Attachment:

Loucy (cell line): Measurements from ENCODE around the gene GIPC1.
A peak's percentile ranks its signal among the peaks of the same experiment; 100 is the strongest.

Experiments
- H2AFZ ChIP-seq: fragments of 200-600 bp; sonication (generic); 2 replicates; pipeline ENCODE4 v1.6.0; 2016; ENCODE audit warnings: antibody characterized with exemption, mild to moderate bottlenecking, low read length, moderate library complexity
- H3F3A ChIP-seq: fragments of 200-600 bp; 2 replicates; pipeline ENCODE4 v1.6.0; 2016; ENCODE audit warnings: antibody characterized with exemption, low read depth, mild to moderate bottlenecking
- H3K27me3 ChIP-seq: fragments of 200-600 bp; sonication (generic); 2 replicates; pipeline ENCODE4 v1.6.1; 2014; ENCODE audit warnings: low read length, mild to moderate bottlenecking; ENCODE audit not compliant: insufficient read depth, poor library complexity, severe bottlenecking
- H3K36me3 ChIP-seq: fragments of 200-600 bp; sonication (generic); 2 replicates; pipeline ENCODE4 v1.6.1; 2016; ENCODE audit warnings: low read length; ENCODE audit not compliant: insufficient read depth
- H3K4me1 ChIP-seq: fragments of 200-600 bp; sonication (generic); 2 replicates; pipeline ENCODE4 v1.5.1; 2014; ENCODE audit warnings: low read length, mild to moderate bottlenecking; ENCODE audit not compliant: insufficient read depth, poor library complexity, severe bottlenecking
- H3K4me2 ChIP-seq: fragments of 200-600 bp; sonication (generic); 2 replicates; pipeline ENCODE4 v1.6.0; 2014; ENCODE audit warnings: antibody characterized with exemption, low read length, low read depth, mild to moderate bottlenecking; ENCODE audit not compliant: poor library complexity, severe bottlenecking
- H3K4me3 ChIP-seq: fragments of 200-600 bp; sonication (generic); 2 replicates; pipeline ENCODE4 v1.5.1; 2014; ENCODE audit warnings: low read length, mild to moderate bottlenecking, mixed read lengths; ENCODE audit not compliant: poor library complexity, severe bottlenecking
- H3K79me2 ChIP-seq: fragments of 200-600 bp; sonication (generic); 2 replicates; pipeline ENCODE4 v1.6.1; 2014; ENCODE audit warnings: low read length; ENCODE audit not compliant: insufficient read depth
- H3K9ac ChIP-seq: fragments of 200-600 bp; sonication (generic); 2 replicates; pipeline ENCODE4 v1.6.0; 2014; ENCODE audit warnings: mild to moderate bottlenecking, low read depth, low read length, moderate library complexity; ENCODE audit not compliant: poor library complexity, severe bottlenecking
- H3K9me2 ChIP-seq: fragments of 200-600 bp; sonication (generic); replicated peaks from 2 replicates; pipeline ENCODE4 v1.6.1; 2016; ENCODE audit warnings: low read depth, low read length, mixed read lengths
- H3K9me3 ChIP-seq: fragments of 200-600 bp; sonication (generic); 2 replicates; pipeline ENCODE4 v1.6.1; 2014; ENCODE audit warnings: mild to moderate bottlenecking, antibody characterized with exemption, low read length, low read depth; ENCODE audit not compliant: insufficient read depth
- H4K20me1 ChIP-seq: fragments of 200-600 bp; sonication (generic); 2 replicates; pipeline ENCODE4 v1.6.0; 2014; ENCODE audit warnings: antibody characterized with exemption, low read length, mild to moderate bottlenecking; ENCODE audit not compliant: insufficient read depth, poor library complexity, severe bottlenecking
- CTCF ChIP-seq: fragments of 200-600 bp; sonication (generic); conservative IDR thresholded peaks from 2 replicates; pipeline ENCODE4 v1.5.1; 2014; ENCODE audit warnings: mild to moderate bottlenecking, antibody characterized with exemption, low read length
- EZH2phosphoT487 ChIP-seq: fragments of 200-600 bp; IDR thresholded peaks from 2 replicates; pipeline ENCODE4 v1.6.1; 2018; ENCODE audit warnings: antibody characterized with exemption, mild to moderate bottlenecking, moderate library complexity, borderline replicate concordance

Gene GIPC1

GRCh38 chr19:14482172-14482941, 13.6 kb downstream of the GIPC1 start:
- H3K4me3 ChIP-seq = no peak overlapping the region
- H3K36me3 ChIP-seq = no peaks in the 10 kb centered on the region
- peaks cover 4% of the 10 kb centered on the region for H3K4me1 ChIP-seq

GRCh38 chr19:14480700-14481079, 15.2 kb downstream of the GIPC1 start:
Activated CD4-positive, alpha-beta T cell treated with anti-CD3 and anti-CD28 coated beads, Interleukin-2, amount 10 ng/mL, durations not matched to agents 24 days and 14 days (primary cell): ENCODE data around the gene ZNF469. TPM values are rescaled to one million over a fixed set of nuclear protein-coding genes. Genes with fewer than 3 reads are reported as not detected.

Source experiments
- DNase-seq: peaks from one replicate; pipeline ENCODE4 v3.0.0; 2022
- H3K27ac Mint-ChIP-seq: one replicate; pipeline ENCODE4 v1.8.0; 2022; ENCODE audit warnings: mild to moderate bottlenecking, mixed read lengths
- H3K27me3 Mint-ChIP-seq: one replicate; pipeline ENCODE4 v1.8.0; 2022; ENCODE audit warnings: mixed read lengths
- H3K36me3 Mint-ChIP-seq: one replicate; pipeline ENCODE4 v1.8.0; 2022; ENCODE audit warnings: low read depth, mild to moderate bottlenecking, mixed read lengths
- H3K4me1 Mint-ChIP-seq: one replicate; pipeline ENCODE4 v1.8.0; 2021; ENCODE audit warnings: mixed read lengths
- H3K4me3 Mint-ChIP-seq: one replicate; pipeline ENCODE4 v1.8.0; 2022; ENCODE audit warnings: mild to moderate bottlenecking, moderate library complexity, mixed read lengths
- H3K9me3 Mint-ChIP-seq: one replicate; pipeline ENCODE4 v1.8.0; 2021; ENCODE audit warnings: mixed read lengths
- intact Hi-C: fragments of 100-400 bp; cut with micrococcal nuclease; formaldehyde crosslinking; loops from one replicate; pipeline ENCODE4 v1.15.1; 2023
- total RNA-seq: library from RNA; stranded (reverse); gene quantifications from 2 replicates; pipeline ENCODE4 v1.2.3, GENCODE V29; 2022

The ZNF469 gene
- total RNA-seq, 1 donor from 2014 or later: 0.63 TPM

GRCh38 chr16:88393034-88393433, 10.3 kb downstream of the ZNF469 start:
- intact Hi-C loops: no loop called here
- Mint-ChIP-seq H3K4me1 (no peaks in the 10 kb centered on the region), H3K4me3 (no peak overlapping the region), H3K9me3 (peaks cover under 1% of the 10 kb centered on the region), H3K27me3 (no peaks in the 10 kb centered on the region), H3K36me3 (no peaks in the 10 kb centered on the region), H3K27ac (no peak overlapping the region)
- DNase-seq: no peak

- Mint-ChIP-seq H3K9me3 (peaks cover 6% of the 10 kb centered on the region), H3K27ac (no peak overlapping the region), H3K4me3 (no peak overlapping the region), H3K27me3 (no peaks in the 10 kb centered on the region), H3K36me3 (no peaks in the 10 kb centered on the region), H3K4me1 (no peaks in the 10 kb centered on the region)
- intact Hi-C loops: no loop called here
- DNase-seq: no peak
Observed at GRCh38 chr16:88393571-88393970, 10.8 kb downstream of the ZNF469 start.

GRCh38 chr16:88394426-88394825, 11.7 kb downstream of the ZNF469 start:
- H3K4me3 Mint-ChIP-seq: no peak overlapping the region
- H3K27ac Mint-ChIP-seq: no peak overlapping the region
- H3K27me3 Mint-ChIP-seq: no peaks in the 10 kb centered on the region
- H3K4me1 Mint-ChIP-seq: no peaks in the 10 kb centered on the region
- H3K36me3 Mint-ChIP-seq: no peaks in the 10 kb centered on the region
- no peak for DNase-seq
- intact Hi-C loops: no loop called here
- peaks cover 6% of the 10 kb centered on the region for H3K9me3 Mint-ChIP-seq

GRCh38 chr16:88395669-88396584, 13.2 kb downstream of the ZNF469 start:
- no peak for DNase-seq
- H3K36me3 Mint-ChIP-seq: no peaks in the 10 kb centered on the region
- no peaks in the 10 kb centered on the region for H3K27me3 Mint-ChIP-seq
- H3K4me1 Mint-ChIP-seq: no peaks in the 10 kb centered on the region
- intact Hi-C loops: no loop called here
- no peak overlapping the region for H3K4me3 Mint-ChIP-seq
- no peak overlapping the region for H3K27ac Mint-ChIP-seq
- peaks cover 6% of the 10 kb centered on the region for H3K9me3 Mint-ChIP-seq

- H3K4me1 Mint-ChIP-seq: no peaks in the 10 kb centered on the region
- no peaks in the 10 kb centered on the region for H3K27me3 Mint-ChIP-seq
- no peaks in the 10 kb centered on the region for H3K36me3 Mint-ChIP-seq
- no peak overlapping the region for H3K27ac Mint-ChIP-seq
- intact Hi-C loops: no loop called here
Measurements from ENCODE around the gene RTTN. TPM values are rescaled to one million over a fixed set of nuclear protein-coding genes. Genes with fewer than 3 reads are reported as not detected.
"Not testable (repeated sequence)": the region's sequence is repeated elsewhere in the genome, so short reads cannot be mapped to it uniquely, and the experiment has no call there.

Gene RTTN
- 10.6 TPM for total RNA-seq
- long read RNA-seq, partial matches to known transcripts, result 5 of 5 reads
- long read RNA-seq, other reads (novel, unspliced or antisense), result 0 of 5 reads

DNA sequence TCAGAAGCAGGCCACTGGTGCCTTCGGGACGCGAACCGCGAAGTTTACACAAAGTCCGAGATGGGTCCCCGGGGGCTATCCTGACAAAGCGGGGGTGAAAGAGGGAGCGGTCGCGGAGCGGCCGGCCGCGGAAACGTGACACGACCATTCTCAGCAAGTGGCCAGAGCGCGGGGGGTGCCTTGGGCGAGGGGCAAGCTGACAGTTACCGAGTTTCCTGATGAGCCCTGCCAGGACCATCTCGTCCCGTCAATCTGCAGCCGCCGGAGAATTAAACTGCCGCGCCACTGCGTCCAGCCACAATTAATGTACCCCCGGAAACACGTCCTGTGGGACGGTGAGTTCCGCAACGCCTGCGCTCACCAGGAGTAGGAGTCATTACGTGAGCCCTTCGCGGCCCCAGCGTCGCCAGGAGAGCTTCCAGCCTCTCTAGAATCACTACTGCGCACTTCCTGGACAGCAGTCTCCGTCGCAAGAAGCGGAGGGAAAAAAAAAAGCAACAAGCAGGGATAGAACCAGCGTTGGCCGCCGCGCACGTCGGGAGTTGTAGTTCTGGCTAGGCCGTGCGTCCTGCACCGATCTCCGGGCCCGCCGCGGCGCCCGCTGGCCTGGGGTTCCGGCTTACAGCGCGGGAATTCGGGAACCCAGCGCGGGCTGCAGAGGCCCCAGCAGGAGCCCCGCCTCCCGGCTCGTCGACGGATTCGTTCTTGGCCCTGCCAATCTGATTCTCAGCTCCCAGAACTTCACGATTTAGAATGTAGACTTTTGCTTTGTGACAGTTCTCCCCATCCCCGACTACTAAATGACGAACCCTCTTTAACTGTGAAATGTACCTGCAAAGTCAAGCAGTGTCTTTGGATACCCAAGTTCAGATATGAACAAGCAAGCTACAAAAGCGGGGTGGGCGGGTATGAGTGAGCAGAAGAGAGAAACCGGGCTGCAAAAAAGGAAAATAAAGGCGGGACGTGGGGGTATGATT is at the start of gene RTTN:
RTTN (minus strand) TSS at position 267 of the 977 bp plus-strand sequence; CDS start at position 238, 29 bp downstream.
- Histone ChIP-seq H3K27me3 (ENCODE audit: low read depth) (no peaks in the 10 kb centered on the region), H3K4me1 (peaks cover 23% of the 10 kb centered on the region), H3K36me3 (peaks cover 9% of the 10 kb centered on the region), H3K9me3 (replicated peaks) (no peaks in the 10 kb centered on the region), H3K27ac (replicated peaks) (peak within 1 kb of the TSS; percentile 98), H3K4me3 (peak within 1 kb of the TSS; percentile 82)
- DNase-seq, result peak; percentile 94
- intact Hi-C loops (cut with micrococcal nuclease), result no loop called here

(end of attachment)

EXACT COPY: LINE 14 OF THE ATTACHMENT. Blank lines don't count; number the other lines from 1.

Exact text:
- H3K9me3 ChIP-seq: fragments of 200-600 bp; sonication (generic); 2 replicates; pipeline ENCODE4 v1.6.1; 2014; ENCODE audit warnings: mild to moderate bottlenecking, antibody characterized with exemption, low read length, low read depth; ENCODE audit not compliant: insufficient read depth